He's a catcher, so Chris Stewart of the New York Yankees isn't someone you'd suspect of losing track of the count while batting. In his position, you have to be hyper-alert about what's going in the game, and that's not the kind of thing you turn off when you step into the batter's box.
That's what made Stewart's at-bat during the second inning of Thursday's Yankees-Baltimore Orioles game even more odd. Stewart watched the first pitch from Orioles starter Wei-Yin Chen go past him for a ball. He fouled off the next pitch, then swung and missed at another, making the count one ball and two strikes. Then, surprisingly, Stewart turned around and walked back to the dugout. He was out. At least, that's what he had decided.
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Nobody stopped Stewart. Not the umpire. Not his teammates and certainly not the Orioles.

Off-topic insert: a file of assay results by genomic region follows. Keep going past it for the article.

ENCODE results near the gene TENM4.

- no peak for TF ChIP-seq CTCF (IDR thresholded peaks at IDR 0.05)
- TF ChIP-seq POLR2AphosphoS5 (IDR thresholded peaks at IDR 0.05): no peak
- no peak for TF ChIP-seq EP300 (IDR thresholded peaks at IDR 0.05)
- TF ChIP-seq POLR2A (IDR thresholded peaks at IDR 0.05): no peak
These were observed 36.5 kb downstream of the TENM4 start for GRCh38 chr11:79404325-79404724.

" I was shocked when he walked out of the box," Chen told MLB.com. "He gives me an out, I'll take it. It's part of baseball."
The game went on. Stewart had "struck out swinging" — kind of. If you rounded up. Afterward, we learned the confusion arose because Stewart just thought the first pitch of his at-bat was a strike.
"[Home plate umpire Jim Wolf] said something the first pitch, and I thought he called it a strike," Stewart said. "I assumed it was 0-1, I fouled a ball off and I swung and missed at a ball. No one said anything; the umpire didn't say anything, so I just came on back to the dugout and put my stuff away."
Then Stewart delivered a classic response — a baseball version of "I would have beat that guy up if all these people weren't holding me back."
"The good thing is, we ended up winning and it doesn't mean anything. But I would've hit a home run if I'd stayed there."
That is, if he didn't stop his home-run trot at third base and just walk back to the dugout.
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